Andrew Walsh, Carrig-on-Bannow, September 8th 1885.”
The boy from beside the mine pits went back to the offending account in The People on September 2nd 1885. It was a remarkable occasion and an unsurpassed spectacle. It was the greatest gathering ever seen at Bridgetown, on Sunday August 31st 1885. The handball match for a Silver Challenge trophy—which had been purchased by subscription—was a prelude to the initiation there of a Gaelic Athletic Association club. The competitors were—for Bridgetown, Edward Stafford (Balwinstown) and Pat Keelan (Bridgetown); for Kilmannon—John Simpson (Kilmannon) and Andrew Walsh (Bannow). As the hour approached for the opening of the sports “the village presented a most animated appearance; the streets were filled with expectant groups who discussed the merits of the respective players and speculated upon the result of the game….”Few were prepared for such a large crowd and people travelled from Kilmore, Tacumshane, Broadway, Piercestown, Murrintown, Cleariestown, Kilmannon, Tagoat, Mayglass, Duncormack, Rathangan, Tenacre, Lady’s Island, Taghmon, Glynn and Barntown, Carrig-on-Bannow and Sledagh, etc. The account added:–
“A green flag with harp and shamrock floated over the ball court whilst the Kilmore Fife and Drum band enlivened the proceedings by the performance of a selection of a most elegant music during the day.” The match started at four o’clock but the accommodation at the disposal of the committee was much too limited “for the throng that rushed in to witness the game and hundreds had to deny themselves the pleasure of even a cursory peep into the interior of the court. The reserved seats which were provided at a charge of one shilling each were completely occupied by spectators and there can be no doubt that if there had been time to erect a gallery it would have amply repaid the cost of construction.” The game had proceeded for about two hours and had reached the seventh game when a row arose! The account in The People continues:–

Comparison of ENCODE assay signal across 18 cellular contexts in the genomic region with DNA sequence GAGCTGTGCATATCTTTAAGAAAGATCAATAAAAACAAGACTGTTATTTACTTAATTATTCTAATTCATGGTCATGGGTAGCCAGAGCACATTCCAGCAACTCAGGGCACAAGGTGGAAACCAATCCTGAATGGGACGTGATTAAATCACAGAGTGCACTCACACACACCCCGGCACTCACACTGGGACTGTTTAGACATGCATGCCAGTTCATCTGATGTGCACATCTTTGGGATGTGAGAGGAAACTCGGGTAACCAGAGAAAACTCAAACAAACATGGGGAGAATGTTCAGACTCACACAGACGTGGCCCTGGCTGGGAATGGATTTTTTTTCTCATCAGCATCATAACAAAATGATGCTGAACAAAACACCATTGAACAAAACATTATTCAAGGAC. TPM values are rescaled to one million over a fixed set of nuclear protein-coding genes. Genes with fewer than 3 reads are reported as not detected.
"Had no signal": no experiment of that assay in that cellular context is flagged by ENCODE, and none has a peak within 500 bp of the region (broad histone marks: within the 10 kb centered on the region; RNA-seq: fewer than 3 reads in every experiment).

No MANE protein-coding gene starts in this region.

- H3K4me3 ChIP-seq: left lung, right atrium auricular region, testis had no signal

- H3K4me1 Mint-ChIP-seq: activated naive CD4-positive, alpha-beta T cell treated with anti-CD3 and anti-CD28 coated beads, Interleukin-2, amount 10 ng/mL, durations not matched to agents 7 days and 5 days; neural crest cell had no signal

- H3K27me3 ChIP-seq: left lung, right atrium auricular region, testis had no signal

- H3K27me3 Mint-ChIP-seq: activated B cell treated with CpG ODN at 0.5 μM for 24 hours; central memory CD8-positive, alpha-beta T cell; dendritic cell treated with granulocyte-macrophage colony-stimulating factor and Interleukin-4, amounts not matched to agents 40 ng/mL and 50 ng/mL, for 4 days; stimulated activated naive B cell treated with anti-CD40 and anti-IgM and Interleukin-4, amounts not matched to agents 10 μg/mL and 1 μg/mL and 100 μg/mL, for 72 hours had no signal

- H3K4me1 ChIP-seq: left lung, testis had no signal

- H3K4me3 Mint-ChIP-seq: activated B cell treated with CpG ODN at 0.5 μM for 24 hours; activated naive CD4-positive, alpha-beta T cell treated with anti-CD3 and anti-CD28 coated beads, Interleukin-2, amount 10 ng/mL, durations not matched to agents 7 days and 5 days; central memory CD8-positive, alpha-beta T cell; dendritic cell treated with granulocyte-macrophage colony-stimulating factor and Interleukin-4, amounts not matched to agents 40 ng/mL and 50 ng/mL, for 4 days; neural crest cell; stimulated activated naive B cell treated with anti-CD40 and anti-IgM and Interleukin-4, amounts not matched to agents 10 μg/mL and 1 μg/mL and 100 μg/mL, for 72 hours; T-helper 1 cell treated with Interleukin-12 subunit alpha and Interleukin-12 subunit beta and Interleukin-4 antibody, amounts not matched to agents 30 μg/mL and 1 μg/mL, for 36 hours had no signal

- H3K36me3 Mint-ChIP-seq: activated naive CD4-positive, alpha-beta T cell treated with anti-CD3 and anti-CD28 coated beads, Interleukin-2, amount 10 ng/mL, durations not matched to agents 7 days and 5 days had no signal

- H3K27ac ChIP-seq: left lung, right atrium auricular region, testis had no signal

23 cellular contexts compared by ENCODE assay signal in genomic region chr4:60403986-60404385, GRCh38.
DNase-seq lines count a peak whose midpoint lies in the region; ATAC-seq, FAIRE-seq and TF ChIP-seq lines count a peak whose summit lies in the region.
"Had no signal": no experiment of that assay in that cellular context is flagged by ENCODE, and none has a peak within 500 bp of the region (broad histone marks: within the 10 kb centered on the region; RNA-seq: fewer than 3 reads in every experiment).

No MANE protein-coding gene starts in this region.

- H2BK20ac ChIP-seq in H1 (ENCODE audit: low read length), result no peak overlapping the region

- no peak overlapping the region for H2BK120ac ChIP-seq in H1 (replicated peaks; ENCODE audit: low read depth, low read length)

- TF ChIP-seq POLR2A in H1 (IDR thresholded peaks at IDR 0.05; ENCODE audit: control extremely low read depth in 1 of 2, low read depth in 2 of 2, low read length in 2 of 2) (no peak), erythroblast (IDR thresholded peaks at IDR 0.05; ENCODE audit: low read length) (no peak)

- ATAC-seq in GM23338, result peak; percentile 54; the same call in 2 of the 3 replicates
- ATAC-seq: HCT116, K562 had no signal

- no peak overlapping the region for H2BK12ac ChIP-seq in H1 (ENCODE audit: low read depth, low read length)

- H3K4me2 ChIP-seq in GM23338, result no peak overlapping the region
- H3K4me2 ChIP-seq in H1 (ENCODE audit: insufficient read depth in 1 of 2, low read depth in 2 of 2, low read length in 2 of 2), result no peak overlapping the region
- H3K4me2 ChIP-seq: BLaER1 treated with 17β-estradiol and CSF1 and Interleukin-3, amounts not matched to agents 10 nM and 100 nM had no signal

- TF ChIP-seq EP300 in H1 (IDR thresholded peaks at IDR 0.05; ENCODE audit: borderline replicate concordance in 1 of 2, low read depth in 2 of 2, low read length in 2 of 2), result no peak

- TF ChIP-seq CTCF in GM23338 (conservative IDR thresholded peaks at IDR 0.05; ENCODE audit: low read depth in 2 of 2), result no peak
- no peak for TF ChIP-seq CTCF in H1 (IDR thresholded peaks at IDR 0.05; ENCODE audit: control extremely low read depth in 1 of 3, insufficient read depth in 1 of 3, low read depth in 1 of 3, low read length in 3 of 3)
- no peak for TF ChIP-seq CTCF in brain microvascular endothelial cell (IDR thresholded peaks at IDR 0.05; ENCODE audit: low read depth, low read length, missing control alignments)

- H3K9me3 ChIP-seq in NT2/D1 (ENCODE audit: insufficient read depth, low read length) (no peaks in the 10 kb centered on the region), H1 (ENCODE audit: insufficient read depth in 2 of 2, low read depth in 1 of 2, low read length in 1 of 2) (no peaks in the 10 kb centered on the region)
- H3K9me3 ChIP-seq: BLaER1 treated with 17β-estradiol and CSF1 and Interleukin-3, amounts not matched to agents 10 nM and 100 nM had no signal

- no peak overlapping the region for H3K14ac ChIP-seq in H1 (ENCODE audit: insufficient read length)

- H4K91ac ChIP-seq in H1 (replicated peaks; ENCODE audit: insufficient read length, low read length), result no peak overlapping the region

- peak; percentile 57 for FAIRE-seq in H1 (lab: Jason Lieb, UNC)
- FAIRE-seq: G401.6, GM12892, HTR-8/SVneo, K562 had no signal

“At this point an objection was lodged by Walsh against a ball which had been hit by Stafford. The former maintained that Stafford had taken the ball off the ground and the objection was laid before the judges. The judges were Messrs Andy Kearns and Nicholas Devereux. Referee—James Hayes, Wexford. It appears that neither of the judges or the referee had seen the ball and were unable to decide; and, accordingly, their recommendation was that the ace should be played over again. To this Walsh objected. His partner was willing either to play the ace over again or to toss for it but Walsh would not yield and withdrew from the game. This obstinacy on the part of Walsh detracted somewhat from the pleasure of the game and the issue, so far as the championship is concerned, remains to be knit by a fresh team. It is a matter of primary importance, for the purpose of securing harmony, that the decision of the judges, aided by the referee should, in all cases, be final; and where they are unable to arrive at a decision, that their opinion as to the proper course to be pursued should be deferred to in an agreeable spirit; otherwise a satisfactory ending of any match, or series of matches, cannot be looked forward to and the result will be that players will not enter a contest which may at any moment be brought to a disagreeable termination.
I have very little criticism upon the manner in which the players conducted themselves in the match. During the first two games Walsh took the left hand play; but as the score indicates, he was quite unequal to it and it was only when he changed places with Simpson that the colours of Kilmannon came to the front. Simpson exhibited particular skill in taking the short balls. It was on the tossing that most of the scores were made and in this I should say that the Bridgetown men, from their intimate knowledge of the ground, had the advantage. As the games progressed, the conditions became more equalised; the strangers becoming better acquainted with the peculiarities of the court. Stafford’s tossing was particularly brilliant, whilst his play at the left hand corner evoked marked applause. Keelan appears to be a good all-round player. Simpson’s play gave great satisfaction. Walsh did not seem to sustain his reputation.”